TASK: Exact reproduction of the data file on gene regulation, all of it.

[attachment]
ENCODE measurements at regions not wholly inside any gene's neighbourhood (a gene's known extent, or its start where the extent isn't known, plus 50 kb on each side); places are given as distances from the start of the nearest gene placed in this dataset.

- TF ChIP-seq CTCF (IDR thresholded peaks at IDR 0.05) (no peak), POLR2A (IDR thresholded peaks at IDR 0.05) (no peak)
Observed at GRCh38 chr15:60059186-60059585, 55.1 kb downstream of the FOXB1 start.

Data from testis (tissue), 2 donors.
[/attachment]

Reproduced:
ENCODE measurements at regions not wholly inside any gene's neighbourhood (a gene's known extent, or its start where the extent isn't known, plus 50 kb on each side); places are given as distances from the start of the nearest gene placed in this dataset.

- TF ChIP-seq CTCF (IDR thresholded peaks at IDR 0.05) (no peak), POLR2A (IDR thresholded peaks at IDR 0.05) (no peak)
Observed at GRCh38 chr15:60059186-60059585, 55.1 kb downstream of the FOXB1 start.

Data from testis (tissue), 2 donors.